Quantum theory of the classical: quantum jumps, Born’s Rule and objective classical reality via quantum Darwinism
  • W. Zurek
  • Computer Science, Physics
  • Philosophical Transactions of the Royal Society A: Mathematical, Physical and Engineering Sciences
  • 2018
Three insights into the transition from quantum to classical that are based on the recognition of the role of the environment are described, including the derivation of preferred sets of states that help to define what exists—the authors' everyday classical reality. Expand


The Interpretation of Quantum Mechanics: Many Worlds or Many Words?
As cutting-edge experiments display ever more extreme forms of non-classical behavior, the prevailing view on the interpretation of quantum mechanics appears to be gradually changing. A (highlyExpand
The Interpretation of Quantum Mechanics
The interpretation of quantum mechanics has been controversial since the introduction of quantum theory in the 1920s. Although the Copenhagen interpretation is commonly accepted, its usualExpand
'Many Minds' Interpretations of Quantum Mechanics
Seventy years after the discovery of modern quantum mechanics, there is still no consensus as to how the theory should be understood. The philosophies of Niels Bohr and of the logical positivists,Expand
Everett and structure
I address the problem of indefiniteness in quantum mechanics: the problem that the theory, without changes to its formalism, seems to predict that macroscopic quantities have no definite values. TheExpand
Remarks on Space-Time and Locality in Everett’s Interpretation
Interpretations that follow Everett's idea that (at some level of description) the universal wave function contains a multiplicity of coexisting realities, usually claim to give a completely localExpand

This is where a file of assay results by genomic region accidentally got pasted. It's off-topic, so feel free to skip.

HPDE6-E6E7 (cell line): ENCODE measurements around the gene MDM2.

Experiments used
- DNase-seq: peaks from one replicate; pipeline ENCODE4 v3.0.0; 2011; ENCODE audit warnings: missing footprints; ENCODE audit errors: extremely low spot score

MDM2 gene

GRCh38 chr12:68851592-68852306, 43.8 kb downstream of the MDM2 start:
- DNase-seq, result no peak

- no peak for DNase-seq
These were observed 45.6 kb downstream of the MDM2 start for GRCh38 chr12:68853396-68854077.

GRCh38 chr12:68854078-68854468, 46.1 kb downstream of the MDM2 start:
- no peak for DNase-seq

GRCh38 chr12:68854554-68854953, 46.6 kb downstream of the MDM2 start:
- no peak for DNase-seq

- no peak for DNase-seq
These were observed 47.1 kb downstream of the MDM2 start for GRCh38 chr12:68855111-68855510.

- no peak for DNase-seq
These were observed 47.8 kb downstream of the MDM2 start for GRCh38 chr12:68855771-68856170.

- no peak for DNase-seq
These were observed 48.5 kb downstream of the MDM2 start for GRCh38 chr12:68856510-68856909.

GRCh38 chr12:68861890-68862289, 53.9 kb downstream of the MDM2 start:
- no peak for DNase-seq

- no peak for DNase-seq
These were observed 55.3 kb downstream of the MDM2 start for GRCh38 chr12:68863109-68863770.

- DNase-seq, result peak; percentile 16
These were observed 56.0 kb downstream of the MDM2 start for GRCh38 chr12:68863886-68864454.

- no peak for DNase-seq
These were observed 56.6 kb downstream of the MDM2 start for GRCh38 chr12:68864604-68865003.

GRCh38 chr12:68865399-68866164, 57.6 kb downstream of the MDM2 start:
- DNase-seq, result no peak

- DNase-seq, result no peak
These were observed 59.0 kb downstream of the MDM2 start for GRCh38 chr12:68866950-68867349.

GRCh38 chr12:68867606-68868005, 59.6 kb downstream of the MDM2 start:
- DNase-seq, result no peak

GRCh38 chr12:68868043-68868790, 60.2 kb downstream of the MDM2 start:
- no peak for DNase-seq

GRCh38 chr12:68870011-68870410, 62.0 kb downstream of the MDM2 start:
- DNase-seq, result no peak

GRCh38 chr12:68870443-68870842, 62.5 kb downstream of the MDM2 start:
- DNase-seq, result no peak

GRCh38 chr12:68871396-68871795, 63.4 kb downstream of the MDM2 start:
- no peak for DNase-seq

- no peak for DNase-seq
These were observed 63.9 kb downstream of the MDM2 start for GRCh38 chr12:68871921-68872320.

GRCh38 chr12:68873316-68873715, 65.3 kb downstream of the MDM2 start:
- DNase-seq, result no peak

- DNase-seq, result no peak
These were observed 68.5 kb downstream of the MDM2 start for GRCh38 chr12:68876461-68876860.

The Many-worlds interpretation of quantum mechanics
This volume contains Dr. Everett's short paper from 1957, "'Relative State' Formulation of Quantum Mechanics," and a far longer exposition of his interpretation, entitled "The Theory of the Universal Wave Function," never before published. Expand
The Einstein-Podolsky-Rosen correlations are very like many ordinary occurrences of everyday life. So it is a little difficult for the man in the street to understand immediately why there has beenExpand
One world versus many: the inadequacy of Everettian accounts of evolution, probability, and scientific confirmation
There is a compelling intellectual case for exploring whether purely unitary quantum theory defines a sensible and scientifically adequate theory, as Everett originally proposed. Many different andExpand
Comment on Lockwood
At the philosophical foundations of our best and deepest theory of the structure of reality, namely quantum mechanics, there is an intellectual scandal that reflects badly on most of this century'sExpand
Time, Quantum Mechanics, and Probability
It is shown that the relational theory needs nothing more than the physical, minimal criterion of identity as defined by Everett's theory, and that this can be transparently interpreted in terms of the ordinary notion of the chance occurrence of an event, as witnessed in the present. Expand